Workers should not only feel respected for their work contribution but should also feel they hold personal worth and dignity as more than mere cogs in the wheels of commerce. Removing artwork on labor history from the Maine Department of Labor is very much the wrong message delivered in a brusque, bossy, and bullying matter. It says, "Your history is unimportant, your heroes are rubbish, and your connection here is severed."

I contend that it truly does not represent what reasonable employers, business leaders, industry groups, entrepreneurs, and even businesses that might be looking at the state for possible investment and expansion want. Why would the clumsy slap down by a third party of people one needs to partner with be welcome? Why would the intrusion into existing balanced relationships be helpful? Why would one invest to relocate a business to Maine in an atmosphere with unpredictable elements?

In closing, businesses in this state have a lot of priorities, and one is not symbolically beating down workers. In fact some of their priorities are the opposite, to increase employer/employee collaboration for best results, to uplift and improve workforce quality built on good relations, and to build a great reputation for attracting topnotch employees, consumer marketing purposes, and being pillars of our communities. "Made in Maine" means, "Made by Mainers."
Business leaders should openly condemn Governor Paul LePage's unproductive attack on their employees. I urge them to speak out clearly rather than faxing.

Not addressed in this piece is the role many companies and business leaders in this state take in promoting the arts. I never fail to appreciate and often patronize the sponsors noted for exhibitions at museums and the underwriting of play productions and concerts in Maine. To these sponsors of the arts, this is also an affront of petty censorship and artistic expression that they wisely support.

Tuesday, February 15, 2011


We now have a bill (LD 583 & Sponsors) that will create a NRA specialty plate. This is clearly what can be called “triumphalism” when a proposal of this sort is put forth.

Such a bill is not about governing, it is about ruling. Have you heard the outcry your fellow citizens seeking that this measure be promulgated and passed into law? Of course not because there is neither rational nor demand for this action. There is only the message; “we will do this because we can.”

The NRA specialty plate is pure triumphalism theater. Indeed it can be seen as similar to committing an “excessive celebration” penalty in the NFL. Yes, your team scored but rubbing the opposition’s nose in it to a disproportionate degree is unproductive at best and mean spirited at worse.

Our politics have no immediate penalty for “excessive celebration” and in the larger scheme of two coming years of fiscal action, policy realignment, and political redirection; this measure will eventually seem minor in nature. But at present, because no valid reason exists for this action, it speaks volumes in terms of the relationship we can expect from those elected and sworn in to serve all their constituents and their true attitude toward citizens in the minority.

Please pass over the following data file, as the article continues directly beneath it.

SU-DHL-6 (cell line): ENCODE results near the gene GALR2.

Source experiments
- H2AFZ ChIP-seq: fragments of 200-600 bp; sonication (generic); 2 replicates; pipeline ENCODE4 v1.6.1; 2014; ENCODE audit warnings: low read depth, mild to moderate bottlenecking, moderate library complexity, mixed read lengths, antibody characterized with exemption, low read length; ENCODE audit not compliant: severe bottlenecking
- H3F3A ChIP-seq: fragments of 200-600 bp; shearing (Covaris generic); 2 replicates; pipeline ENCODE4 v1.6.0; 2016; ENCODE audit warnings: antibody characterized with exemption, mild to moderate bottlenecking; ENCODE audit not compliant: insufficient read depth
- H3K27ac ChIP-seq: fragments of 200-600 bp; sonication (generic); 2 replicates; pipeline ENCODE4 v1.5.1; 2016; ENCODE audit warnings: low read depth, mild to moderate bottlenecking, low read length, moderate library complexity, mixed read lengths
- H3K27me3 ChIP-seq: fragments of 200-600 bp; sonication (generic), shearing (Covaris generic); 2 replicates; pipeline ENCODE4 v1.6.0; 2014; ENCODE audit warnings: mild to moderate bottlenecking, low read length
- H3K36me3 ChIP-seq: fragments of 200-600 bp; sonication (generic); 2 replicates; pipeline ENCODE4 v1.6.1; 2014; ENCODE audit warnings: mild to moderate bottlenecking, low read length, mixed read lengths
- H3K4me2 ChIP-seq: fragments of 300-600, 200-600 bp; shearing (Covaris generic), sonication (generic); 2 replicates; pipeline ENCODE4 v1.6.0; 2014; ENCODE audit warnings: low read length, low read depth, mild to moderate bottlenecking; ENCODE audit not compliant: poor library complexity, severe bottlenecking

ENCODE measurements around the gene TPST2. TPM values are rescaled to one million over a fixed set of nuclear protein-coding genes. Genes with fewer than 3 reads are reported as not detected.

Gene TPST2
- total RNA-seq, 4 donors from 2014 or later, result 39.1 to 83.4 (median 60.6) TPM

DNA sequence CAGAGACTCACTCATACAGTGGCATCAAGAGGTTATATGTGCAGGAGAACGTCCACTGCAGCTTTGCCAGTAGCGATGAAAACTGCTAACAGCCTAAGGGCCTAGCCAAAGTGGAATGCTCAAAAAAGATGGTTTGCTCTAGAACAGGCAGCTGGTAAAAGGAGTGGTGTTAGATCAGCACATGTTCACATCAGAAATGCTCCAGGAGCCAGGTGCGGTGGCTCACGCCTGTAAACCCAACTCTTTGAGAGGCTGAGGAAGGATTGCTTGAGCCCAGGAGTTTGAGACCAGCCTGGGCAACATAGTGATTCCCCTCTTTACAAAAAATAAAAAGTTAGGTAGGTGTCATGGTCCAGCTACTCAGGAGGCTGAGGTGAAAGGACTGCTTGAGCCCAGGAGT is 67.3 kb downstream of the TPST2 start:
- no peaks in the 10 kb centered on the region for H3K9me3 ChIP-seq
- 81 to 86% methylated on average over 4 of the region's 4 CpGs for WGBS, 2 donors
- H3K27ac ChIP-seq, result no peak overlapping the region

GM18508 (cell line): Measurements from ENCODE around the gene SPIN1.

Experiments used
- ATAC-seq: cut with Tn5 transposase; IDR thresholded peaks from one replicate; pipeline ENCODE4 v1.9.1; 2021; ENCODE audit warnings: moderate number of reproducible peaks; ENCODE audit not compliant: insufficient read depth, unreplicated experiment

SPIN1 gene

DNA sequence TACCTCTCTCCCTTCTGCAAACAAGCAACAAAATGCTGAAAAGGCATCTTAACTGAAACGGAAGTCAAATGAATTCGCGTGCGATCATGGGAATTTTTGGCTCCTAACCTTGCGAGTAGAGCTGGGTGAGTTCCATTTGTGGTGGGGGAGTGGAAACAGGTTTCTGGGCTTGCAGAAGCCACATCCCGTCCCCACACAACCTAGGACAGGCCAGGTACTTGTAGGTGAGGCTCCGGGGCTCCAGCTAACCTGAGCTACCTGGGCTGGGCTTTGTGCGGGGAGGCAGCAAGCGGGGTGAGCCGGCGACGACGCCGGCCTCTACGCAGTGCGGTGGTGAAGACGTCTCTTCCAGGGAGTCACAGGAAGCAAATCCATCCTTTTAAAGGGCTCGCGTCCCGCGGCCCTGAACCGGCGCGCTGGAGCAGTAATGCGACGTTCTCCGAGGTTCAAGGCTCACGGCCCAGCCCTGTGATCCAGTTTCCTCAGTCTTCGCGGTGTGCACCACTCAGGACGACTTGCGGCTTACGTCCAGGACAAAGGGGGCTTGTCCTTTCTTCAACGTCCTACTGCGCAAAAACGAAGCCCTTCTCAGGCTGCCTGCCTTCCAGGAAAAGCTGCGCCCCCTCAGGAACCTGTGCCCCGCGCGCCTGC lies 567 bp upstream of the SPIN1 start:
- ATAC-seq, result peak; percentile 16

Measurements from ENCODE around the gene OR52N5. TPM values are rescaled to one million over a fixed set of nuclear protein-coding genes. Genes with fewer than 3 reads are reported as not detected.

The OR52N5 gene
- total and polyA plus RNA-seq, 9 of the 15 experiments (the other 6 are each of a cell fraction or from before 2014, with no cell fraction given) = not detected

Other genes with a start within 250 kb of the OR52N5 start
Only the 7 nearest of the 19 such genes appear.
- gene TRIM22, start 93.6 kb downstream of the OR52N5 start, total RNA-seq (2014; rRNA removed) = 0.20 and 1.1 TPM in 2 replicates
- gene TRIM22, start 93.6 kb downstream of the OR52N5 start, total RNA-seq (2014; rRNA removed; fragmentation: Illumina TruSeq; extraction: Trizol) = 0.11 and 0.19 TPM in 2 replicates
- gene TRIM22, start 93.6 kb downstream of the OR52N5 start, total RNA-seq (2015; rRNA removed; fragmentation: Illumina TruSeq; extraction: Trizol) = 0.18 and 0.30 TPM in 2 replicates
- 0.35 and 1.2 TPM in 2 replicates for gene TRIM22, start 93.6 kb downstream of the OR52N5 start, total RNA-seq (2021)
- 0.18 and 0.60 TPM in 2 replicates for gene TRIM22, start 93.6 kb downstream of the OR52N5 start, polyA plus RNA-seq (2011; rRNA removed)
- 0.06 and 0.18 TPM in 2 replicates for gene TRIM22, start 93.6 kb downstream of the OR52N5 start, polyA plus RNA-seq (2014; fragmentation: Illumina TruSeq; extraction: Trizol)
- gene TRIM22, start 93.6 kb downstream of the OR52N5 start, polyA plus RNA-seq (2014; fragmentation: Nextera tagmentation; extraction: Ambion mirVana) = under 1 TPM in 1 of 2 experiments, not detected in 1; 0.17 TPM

Additionally it may just set up a divisive situation where none was sought or desired. This action strikes one as an attempt at taunting; it adds to the right-left gulf instead of working toward a political environment of benefiting all in Maine. There will be denials of such as intentions but this is truly a case of where actions speak louder than words.

It bodes ill for Maine when our elected representatives misguidedly engage in political theater that is clearly “in your face” unproductive posturing. That it will send money to a controversial advocacy group politically aligned with the right will be the recurring slap on the other cheek.

However, there has been one prevailing historical lesson for those who stridently engage in triumphalism; the willingness to alienate, the dedication to gesture not substance, and the deafness of self-righteousness generally leads to downfall.

Thursday, February 3, 2011

Reform Rx - Snowe & Collins Redux

The United States Senate last night (2/2/10) voted on an amendment to the FAA Air Transportation Modernization and Safety Improvement Act for the stated purpose of: To repeal the job-killing health care law and health care-related provisions in the Health Care and Education Reconciliation Act of 2010.

It failed completely along party lines (51-47) with our Senators Snowe and Collins joining the GOP minority to take away health care reforms for Maine people. We continue to be ill represented by both of our Senators. First each of them played drawn out games to weaken the original legislation substantively and now they continue to attack health care for all us by engaging in this showboat, kneel-to-the-tea-party vote to completely reverse and trash the entire effort.

You'll hear from them that their goal is to replace it with a better plan. The better plan time has past, they know it, and this is just one more attempt to reverse health care progress and set our gains back to zero. And despite constitutional bluster about mandates by Republicans, absolutely many essential reforms like covering pre-existing conditions will not work without a larger insurance pool and our Senators are ignoring such facts.